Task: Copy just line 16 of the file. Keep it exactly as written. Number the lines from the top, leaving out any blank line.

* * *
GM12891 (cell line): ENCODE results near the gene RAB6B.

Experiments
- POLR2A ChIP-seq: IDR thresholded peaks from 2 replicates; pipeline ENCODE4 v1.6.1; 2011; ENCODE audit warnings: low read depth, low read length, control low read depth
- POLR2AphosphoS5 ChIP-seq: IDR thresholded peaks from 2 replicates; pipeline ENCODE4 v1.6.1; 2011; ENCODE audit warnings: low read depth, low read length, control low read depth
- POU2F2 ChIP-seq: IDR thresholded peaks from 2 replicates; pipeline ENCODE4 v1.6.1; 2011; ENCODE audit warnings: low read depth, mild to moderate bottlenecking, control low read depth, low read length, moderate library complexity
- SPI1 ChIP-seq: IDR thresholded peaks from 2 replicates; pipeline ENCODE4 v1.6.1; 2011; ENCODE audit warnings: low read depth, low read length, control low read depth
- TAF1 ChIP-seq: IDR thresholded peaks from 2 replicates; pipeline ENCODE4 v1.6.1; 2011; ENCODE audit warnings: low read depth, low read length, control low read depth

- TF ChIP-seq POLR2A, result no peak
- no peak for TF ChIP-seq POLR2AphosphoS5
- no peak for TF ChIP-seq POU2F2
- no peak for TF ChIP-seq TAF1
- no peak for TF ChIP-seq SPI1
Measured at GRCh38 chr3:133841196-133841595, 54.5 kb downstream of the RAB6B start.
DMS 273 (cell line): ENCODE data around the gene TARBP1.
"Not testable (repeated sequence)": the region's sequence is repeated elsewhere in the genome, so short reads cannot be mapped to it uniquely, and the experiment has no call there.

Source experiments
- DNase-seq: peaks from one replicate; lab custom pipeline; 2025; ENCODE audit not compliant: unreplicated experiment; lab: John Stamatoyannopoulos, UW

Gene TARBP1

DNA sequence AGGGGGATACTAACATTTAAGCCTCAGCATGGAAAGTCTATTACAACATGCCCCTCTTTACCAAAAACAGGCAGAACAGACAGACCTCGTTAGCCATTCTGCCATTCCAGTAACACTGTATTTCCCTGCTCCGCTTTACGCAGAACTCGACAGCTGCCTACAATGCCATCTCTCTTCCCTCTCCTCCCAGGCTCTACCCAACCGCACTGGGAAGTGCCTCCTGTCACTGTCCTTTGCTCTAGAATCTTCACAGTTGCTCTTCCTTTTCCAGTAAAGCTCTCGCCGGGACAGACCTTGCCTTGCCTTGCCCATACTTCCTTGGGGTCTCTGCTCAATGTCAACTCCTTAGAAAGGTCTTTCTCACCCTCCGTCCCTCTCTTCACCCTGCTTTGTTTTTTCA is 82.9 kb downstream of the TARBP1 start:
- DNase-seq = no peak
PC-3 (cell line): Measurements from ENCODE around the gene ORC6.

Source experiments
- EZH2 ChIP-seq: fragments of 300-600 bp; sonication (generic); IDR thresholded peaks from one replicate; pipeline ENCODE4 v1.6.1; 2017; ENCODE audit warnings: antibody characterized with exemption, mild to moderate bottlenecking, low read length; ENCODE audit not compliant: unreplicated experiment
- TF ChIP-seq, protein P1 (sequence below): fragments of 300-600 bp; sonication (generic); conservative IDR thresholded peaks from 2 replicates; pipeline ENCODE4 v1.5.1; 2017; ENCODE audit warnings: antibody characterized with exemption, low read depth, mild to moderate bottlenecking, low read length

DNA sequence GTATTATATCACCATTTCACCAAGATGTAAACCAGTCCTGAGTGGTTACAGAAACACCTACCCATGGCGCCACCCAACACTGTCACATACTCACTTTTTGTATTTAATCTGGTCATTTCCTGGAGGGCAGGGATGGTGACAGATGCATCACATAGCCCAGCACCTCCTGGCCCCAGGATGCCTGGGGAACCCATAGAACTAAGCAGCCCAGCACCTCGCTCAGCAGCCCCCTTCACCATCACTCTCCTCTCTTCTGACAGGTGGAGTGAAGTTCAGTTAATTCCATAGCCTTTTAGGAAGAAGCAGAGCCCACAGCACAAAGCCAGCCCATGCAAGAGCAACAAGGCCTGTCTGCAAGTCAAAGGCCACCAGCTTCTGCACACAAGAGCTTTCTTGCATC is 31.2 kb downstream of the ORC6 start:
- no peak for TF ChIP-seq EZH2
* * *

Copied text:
Source experiments